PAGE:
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It depends on what your Marital Settlement Agreement states or what the court orders.
Most Marital Property Agreements and divorce judgments will allocate the child dependency exemption to one spouse. Generally, the exemption is alternated between each parent so that one parent claims the child as a dependent in odd-numbered years and the other parent claims the child as a dependent in even-numbered years. This is not required, and the court or the parents can agree to arrange the dependency exemption in other ways. For example, if one spouse is disabled and does not file a tax return, then the other spouse may receive the child dependency exemption each year. Or, if the parents have two children, the parents could agree that each parent will claim one child each year. Absent an agreement or court order, the parent who has more placement of the child in a calendar year has the right to claim the child as a dependent on his or her tax returns.
Even with a divorce order or Marital Settlement Agreement that assigns which parent may claim the dependency exemption for a child, the federal Internal Revenue Service (IRS) may require the “custodial” parent to sign a Release of Dependency Exemption Form 8332.
“Placement,” on the other hand, determines where the child will reside on certain days of the week. In the placement context, the court can award a parent “primary placement,” “shared placement”, or “equal placement.” “Primary placement” generally involves a parent who has the child with him or her for a great majority of the time and the other parent either has no set time with the child or fewer than 92 overnights a year. An “equal placement” schedule generally involves each parent having approximately 182 overnights a year. A “shared placement” schedule is any other placement schedule that is neither primary nor equal (for example, on parent could have two overnights each week and the other parent has five overnights each week).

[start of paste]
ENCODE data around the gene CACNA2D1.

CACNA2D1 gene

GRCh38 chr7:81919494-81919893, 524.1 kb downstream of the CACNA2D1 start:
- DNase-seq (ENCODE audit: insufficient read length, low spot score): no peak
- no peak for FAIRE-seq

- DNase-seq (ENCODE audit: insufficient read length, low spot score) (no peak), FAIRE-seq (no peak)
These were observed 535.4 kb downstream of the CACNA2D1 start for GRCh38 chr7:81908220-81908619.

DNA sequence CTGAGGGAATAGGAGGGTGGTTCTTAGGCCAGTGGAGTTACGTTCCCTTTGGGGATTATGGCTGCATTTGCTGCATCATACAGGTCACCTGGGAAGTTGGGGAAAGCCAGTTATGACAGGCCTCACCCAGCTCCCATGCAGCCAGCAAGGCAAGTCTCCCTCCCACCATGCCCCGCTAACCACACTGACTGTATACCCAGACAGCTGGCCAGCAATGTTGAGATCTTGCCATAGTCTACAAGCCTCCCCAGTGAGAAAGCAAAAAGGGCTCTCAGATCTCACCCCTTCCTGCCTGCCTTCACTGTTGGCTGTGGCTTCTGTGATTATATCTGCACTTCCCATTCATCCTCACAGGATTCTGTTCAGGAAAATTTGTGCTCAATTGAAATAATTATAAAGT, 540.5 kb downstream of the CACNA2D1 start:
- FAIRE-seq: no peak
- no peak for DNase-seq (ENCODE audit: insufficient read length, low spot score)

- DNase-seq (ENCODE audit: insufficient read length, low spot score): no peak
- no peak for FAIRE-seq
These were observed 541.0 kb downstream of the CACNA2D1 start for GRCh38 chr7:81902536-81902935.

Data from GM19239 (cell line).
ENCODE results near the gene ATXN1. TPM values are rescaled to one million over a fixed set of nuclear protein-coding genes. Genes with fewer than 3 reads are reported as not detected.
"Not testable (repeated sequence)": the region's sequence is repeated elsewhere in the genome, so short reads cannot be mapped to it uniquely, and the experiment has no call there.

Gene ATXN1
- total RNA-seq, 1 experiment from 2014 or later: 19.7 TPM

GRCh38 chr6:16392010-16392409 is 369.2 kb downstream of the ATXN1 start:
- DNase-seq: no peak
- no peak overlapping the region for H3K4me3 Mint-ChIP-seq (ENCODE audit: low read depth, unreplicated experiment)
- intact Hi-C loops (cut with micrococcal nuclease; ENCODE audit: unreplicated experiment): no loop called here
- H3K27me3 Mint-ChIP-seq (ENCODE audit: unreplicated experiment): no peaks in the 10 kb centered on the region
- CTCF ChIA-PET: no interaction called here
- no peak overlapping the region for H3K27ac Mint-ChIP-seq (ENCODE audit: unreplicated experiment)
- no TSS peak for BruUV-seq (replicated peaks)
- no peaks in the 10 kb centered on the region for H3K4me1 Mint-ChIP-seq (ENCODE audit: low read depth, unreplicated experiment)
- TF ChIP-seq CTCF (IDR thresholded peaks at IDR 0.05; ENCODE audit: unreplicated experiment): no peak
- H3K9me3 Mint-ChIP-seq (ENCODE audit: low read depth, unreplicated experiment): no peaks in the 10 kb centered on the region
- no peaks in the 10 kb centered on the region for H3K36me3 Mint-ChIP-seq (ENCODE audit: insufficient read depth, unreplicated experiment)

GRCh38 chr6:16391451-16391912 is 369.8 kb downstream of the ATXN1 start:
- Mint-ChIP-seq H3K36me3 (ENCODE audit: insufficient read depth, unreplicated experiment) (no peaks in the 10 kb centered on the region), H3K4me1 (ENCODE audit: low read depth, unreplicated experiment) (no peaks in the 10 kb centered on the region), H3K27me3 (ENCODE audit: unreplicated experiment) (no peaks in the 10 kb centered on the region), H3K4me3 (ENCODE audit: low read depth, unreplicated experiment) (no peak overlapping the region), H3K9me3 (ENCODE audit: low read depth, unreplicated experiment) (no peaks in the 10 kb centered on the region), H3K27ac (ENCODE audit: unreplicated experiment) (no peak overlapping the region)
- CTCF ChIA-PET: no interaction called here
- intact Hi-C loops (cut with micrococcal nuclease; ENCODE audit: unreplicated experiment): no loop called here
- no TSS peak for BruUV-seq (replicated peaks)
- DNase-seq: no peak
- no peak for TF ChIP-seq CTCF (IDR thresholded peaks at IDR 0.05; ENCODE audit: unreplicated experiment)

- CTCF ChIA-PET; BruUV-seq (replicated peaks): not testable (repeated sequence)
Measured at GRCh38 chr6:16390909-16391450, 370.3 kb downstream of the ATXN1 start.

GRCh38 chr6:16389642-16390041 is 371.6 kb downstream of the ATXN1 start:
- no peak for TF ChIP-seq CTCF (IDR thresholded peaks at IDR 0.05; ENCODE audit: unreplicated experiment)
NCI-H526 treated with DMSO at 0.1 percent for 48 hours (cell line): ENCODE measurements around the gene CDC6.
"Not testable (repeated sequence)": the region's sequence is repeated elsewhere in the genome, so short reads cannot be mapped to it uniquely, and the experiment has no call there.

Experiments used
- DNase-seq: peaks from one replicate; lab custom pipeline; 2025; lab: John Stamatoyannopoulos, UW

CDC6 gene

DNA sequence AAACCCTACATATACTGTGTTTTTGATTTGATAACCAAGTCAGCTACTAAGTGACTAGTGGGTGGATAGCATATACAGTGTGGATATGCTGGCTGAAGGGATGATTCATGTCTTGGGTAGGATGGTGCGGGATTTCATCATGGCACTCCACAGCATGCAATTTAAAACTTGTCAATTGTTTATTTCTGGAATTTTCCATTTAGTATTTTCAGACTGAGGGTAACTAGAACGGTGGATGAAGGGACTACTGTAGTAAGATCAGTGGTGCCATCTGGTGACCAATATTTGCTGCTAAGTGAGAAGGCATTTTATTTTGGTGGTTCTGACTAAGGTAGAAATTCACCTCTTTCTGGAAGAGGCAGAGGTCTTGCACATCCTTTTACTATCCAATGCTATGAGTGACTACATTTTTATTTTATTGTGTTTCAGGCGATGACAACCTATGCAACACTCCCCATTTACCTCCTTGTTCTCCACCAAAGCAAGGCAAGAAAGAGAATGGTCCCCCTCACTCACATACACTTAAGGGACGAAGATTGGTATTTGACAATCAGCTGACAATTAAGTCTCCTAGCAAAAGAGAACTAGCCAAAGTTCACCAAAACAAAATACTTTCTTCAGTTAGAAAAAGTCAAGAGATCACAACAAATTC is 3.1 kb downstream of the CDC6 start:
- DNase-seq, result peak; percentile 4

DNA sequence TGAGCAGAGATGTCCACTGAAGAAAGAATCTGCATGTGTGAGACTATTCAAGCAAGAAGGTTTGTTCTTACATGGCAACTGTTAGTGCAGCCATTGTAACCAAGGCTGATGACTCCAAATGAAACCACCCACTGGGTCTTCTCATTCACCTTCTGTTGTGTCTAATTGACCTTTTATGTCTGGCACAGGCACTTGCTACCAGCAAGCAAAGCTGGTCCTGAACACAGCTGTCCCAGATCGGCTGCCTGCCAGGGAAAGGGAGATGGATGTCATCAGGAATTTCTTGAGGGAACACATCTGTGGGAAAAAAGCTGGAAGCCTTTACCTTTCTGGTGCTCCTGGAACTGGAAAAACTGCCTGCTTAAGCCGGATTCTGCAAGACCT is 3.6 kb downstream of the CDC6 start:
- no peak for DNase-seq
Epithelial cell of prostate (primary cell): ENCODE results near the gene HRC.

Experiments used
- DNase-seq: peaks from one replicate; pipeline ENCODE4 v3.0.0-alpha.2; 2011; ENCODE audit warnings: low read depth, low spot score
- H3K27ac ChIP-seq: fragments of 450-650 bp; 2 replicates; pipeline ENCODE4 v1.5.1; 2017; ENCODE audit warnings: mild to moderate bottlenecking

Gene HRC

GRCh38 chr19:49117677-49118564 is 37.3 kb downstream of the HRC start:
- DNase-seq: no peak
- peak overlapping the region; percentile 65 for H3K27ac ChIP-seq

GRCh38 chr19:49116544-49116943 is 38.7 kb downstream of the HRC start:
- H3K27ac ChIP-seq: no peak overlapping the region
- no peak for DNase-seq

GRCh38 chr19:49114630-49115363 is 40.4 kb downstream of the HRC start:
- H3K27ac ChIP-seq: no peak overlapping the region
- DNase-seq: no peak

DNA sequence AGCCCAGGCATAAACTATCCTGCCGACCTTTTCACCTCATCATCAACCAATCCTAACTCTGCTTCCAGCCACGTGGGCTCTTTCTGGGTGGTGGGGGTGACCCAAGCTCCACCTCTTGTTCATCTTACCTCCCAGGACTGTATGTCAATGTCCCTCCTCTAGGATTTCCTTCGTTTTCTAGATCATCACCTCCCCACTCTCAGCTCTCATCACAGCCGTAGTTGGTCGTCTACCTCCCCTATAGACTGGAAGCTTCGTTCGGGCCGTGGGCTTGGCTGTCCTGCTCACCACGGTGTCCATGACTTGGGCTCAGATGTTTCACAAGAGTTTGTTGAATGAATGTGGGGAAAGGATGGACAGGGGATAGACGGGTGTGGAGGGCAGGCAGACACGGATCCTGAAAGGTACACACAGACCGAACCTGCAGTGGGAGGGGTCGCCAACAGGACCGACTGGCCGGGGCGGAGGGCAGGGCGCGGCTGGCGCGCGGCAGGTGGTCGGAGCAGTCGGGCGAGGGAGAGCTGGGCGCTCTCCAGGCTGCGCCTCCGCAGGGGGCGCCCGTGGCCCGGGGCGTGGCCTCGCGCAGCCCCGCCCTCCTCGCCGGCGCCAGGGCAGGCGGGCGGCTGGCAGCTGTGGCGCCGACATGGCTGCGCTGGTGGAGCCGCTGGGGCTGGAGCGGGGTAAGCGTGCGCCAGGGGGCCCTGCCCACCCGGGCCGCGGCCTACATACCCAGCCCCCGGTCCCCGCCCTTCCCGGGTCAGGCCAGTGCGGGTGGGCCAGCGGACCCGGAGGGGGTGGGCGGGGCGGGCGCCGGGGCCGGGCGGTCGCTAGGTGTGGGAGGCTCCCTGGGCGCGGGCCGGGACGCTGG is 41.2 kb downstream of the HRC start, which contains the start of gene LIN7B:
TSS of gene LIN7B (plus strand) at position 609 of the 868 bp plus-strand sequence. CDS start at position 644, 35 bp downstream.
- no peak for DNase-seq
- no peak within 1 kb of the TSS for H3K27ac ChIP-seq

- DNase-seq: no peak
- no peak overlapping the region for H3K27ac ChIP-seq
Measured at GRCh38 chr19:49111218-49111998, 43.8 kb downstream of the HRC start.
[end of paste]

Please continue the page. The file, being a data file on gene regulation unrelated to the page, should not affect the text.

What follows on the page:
The court and family law attorneys generally speak of placement in terms of two week increments. For example, you may hear a “7/7 schedule.” What this means is an equal placement schedule with each parent having a full week of placement before the exchange of the child. A different example of an equal placement schedule is a “2-2-3 schedule.” In this context, one parent could have placement every Monday and Tuesday, the other parent would have every Wednesday and Thursday, then the parents would alternate the Friday to Sunday weekends. Because there are no statutory requirements as to how the placement schedule must be arranged, the parents have a great deal of flexibility for reaching a placement schedule.
Each case is unique and the allocation of the dependency exemption can depend on a variety of circumstances. If the ex-husband is paying child support for the child, then he is contributing to the child’s expenses which could be a reasonable basis in assigning him the child dependency exemption for certain years. The parents could agree to condition the ex-husband’s right to claim the child as a dependent on his timely payment in full of all child support payments for the year.